The Tower Chair for PUBLIC UTILITY 2.0 began as a sketch in 2013 for the commission for Prospect.3 New Orleans under the direction of Franklin Sirmans for a new tower that was an extension of the telephone/electric pole and the arms that radiate from the central core. The proportions for the single element required that another arm be added as it is necessary for there to be two for the connection to be made. Following this 干干 logo or symbol for the work was developed. The symbol is also the simplified Chinese character or hànzì that translates to ‘dry’ in Mandarin.
When the work of art—PUBLIC UTILITY 2.0 (a 21st century form of land art, albeit the ‘real estate or land’ is radio frequency) that utilizes unused spectrum for equitable Internet access was commissioned for Prospect.3 New Orleans it was necessary for the narrative to be written and presented and this would involve reading in public and looking at the radio frequency map. People like to be comfortable when they look at art, especially if it requires reading or watching anything that is durational.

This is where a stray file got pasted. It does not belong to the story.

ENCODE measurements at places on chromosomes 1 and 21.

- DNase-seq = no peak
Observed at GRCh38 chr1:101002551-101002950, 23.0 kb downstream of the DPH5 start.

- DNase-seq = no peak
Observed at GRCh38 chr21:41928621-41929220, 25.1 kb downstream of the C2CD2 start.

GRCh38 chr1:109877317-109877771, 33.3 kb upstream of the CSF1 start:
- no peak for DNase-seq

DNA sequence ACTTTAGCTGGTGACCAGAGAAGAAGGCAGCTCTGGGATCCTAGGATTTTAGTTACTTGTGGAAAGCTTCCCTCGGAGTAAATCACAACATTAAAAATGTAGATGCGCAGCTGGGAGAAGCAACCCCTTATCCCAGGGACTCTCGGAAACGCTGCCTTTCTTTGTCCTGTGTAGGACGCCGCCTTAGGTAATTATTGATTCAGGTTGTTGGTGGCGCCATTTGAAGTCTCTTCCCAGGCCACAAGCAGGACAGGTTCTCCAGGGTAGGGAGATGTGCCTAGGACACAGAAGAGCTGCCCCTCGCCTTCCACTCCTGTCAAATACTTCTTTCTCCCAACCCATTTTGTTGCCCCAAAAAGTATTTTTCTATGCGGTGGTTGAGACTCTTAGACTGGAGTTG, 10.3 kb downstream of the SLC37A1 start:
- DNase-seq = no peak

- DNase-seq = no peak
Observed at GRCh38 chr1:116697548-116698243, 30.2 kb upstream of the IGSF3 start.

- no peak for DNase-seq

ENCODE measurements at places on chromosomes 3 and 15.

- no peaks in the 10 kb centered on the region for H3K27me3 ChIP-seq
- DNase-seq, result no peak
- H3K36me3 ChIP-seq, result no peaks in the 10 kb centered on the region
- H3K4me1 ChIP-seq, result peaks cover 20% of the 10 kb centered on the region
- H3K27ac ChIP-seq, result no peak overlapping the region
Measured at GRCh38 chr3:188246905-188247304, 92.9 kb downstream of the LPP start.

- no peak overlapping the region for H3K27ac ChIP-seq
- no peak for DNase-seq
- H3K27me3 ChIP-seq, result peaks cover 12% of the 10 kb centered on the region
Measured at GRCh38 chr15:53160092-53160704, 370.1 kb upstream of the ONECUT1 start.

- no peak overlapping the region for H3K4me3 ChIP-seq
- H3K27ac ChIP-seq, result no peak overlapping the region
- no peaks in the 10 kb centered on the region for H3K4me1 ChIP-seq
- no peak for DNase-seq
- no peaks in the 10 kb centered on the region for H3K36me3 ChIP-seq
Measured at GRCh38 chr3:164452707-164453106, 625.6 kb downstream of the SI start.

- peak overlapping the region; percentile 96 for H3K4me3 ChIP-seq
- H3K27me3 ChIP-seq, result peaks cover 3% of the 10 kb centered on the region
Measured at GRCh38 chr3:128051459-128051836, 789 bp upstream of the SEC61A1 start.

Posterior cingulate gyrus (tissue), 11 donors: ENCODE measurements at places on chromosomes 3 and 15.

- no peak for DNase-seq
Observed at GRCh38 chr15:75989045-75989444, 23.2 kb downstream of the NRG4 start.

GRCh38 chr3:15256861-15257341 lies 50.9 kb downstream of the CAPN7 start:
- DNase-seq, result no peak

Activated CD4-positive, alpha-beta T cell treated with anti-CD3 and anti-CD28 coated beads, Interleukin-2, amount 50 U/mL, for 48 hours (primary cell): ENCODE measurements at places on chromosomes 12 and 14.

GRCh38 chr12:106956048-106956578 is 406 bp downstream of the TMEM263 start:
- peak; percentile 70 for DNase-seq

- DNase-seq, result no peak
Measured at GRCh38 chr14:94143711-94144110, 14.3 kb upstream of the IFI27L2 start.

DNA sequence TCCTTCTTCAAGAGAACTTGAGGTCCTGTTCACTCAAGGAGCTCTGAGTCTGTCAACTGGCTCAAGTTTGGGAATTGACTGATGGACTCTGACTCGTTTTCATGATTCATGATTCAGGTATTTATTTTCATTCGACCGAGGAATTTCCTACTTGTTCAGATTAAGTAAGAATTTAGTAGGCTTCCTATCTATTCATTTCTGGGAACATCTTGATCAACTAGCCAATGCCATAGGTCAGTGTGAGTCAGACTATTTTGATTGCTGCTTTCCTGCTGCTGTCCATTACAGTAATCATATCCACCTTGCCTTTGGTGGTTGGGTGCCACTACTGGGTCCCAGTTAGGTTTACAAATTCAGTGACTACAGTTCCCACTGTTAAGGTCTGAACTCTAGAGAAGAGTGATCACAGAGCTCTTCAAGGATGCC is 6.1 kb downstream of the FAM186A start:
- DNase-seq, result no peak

Hence, it was necessary to imagine the chair as a part of the work. The two dimensional extended into three. The scale is an important consideration, given it refers to connectivity and communication and it is proven that chairs that are lower to the ground can provide this. They are child size chairs for adults. The proportion of the materials were derived from standard 4×4’s, etc., and it also hovers around Wittgenstein’s consideration of the equivalency in strength of the three-legged versus the four-legged. The chairs are finished in an auto body shop with a safety enamel, or a rubberized finish.
Photograph by Hatnim Lee at the Hudson River Park by Chelsea Piers in 2020 and pre-COVID.
Private Collection New York.